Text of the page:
Why People Who Experience Emotions ‘Very Deeply’ Are Living The Best Life (Even If It Sucks Sometimes)

Ángela Burón
Ángela Burón

I was walking into one of Columbus’ hundred-billion malls one day with two of my really good friends. We were chatting about whatever, typical nonsense, when somehow we started joking about how attractive we each were.

“Jake, you’re a 3 on a good day,” one of them said.

“A 3!?” I responded with mock (maybe) indignation.

“I must be at least a 5!” I replied with a fake laugh probably.

“Nope,” he responded. “A 3, on a good day.”

And I don’t know why, but it bothered me. Little stuff like that always bothers me. I don’t “shrug things off,” I don’t “chill out,” I don’t laugh and move on. I dwell, and obsess, and moan, and process. And maybe this situation doesn’t apply exactly to you, but if you’ve ever felt inferior because you got emotional about a so-called “trivial” situation, we are in the same boat I think.

Some of us feel emotions more deeply. We react to things faster, and more intensely than other people do. We don’t feel emotions like a long sip of wine, we feel them like an intense shot of tequila.

And that doesn’t mean we are weak. That doesn’t mean we are soft. That doesn’t mean we are less.

We feel bigger. We love bigger. We experience life bigger. Nothing is just “blah” or “meh,” everything is either great or absolutely terrible. Nothing on this planet is bland or mundane. And while sometimes we wish it could be, we are seeing the Earth for the fullness it has to offer, and not just blending it together in indifferent shades of grey.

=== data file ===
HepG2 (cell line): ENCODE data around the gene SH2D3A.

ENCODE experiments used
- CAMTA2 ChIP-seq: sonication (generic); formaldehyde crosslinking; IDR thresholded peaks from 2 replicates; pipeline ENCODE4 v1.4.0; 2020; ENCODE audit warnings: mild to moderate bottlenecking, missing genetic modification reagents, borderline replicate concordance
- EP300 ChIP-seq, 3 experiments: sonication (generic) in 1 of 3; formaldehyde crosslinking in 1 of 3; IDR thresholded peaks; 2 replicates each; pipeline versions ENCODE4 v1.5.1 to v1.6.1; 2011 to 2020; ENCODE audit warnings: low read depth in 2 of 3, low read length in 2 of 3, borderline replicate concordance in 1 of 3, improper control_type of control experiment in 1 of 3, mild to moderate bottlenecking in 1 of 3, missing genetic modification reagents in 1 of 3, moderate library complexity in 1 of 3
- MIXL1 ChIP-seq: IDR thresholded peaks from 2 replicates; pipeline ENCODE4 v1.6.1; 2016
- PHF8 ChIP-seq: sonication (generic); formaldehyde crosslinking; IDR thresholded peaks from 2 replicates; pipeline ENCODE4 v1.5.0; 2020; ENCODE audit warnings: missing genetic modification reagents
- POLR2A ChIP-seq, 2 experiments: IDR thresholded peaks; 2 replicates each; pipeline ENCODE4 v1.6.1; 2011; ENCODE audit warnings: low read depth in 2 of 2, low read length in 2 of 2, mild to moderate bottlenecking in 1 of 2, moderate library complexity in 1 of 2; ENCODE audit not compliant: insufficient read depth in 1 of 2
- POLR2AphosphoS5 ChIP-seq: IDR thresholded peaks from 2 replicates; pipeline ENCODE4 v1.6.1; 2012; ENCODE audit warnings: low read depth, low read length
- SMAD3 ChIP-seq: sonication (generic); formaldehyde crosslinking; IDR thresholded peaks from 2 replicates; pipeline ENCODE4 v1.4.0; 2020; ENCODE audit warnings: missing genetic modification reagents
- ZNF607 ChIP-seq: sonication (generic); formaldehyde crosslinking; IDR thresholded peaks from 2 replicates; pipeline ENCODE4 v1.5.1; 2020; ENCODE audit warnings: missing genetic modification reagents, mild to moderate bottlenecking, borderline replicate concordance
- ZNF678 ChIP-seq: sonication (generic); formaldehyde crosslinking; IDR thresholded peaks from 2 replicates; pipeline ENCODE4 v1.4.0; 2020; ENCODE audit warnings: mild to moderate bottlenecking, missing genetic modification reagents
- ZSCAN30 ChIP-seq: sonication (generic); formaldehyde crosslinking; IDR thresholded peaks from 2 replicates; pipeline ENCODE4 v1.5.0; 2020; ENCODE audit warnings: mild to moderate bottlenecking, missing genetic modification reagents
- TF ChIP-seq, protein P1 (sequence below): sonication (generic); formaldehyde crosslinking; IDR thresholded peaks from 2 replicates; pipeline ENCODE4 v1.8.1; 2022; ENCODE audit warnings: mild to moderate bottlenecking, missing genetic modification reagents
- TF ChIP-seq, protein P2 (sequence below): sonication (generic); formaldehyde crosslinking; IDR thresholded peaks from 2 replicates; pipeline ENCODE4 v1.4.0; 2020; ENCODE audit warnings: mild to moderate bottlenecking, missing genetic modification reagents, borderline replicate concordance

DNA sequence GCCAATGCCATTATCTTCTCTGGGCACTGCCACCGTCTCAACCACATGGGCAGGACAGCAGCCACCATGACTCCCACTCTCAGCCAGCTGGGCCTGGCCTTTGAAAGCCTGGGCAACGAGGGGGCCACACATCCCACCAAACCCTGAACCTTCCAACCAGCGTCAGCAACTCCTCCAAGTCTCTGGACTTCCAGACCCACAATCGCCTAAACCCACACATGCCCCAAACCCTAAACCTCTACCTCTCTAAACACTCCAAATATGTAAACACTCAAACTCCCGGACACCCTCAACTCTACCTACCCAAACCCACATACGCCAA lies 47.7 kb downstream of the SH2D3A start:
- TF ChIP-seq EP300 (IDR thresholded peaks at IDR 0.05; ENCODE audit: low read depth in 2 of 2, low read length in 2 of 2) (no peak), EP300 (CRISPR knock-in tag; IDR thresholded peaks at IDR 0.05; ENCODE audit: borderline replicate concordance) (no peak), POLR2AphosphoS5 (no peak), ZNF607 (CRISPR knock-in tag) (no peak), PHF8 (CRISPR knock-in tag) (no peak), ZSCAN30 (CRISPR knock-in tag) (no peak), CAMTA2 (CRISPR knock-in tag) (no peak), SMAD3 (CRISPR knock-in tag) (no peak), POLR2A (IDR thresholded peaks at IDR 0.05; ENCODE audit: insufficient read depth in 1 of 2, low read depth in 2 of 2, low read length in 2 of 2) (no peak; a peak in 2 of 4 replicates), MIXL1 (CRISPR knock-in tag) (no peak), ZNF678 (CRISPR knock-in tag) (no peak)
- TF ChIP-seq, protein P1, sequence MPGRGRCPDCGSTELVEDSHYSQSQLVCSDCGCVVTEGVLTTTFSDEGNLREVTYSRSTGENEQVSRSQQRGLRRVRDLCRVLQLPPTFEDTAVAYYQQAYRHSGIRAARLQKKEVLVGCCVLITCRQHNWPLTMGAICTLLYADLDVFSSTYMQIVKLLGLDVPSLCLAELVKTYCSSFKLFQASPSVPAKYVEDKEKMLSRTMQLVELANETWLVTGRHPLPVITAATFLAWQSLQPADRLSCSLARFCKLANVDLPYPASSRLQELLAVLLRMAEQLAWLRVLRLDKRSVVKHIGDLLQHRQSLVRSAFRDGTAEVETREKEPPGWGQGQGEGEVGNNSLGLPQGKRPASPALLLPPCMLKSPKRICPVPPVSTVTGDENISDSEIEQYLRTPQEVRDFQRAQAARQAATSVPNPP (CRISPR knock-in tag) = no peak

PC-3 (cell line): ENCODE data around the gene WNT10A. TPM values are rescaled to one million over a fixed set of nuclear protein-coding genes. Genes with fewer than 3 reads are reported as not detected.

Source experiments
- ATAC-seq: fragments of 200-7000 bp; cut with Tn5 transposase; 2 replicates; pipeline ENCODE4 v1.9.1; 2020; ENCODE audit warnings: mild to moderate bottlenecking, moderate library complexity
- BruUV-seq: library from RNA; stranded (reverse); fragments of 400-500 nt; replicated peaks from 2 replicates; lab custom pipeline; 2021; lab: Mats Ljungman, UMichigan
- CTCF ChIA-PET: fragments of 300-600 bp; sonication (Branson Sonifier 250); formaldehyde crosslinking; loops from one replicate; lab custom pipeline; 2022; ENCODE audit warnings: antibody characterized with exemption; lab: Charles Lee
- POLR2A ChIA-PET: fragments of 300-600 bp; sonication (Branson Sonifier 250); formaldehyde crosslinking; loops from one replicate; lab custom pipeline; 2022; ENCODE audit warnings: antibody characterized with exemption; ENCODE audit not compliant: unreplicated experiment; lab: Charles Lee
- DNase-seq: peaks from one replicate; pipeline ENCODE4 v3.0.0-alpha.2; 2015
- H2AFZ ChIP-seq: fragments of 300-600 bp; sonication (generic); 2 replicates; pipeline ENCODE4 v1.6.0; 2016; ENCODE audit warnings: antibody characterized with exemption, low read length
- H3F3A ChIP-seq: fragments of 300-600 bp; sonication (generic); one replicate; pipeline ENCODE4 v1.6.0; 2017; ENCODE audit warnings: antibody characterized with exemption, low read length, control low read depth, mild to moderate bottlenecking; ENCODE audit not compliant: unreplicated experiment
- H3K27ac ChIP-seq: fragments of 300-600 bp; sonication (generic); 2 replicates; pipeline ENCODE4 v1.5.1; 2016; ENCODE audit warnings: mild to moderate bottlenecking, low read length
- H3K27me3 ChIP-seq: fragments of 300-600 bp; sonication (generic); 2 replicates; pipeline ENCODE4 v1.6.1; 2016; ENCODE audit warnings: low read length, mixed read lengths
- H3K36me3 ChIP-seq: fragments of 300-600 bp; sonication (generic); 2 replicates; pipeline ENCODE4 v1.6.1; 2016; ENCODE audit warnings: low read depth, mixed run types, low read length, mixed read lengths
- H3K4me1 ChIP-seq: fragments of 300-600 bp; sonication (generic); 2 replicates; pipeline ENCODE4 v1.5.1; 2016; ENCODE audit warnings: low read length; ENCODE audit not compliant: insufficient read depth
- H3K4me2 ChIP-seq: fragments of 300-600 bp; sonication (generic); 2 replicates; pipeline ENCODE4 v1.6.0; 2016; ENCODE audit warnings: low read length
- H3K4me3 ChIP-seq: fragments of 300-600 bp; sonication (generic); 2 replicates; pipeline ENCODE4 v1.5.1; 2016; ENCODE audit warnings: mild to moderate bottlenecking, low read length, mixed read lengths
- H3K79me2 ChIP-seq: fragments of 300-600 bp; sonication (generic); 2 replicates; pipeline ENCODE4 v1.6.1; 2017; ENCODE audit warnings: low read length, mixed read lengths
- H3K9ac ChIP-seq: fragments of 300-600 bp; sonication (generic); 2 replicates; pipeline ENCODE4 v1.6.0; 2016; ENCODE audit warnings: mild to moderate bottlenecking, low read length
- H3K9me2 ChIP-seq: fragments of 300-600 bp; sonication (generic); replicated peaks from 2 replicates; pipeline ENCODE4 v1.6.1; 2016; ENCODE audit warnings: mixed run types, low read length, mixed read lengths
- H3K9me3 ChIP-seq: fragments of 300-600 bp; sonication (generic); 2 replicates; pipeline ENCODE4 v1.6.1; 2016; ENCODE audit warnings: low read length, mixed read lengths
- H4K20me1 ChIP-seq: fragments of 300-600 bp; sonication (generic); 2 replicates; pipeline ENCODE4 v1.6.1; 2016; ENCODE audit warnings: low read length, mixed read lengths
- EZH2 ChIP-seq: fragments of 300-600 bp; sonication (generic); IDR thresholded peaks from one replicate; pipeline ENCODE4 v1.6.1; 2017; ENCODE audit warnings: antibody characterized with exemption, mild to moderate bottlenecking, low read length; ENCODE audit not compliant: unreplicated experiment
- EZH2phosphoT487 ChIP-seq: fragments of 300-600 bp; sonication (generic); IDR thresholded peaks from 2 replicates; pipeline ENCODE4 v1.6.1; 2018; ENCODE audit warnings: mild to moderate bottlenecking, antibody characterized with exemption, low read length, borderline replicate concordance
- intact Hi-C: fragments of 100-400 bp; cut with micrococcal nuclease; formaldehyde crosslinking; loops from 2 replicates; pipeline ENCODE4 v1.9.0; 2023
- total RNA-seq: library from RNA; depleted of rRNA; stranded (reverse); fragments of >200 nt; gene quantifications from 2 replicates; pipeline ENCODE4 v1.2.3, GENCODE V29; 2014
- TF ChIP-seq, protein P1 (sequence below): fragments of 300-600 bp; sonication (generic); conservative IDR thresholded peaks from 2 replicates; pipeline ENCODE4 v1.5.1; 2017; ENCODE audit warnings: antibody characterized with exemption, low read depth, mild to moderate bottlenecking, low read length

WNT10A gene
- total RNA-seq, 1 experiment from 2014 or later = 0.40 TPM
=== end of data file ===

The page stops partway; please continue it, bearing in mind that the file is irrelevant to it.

We have a powerful understanding of the world. Nothing is trivial. Nobody is trivial. Everything has a meaning that can be experienced and learned from. We don’t shy away from things that make us uncomfortable, because we seem to always be uncomfortable. We embrace the world head-on, even the parts that hurt.

And yes, we worry. We worry about this, and that, and the other thing. We worry about what people think, about what people thought, and what people could think someday. But in-between all this worrying we find an inner sense of caring and concern.

Which is why we are consumed with empathy for people. We understand the power of words (because they have hurt us before, even carelessly). We treat people with the tenderness and concern that we wish for ourselves. We go out of our way to help people—even with the smallest things—because we know the feeling of needing help.

We are less judgmental. We don’t judge people who are having a rough night, crying, or ranting. We know the power of emotions, and how they can drive people do things that are out of character. We understand what it is like to feel hurt and have nobody understand. We forgive faster, and let go sooner.

We are always improving. Very very few people have “worthless” feedback for us. We care about people’s opinions (maybe too much occasionally) and are always willing to listen to somebody’s take. We pick up feedback that other people might ignore.

And like, there are probably dozens of days a year we wish we could just “chill out” and take life as it is, we can’t. But that’s okay. Because what we experience by feeling makes up for it all. Thought Catalog Logo Mark

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Jacob Geers

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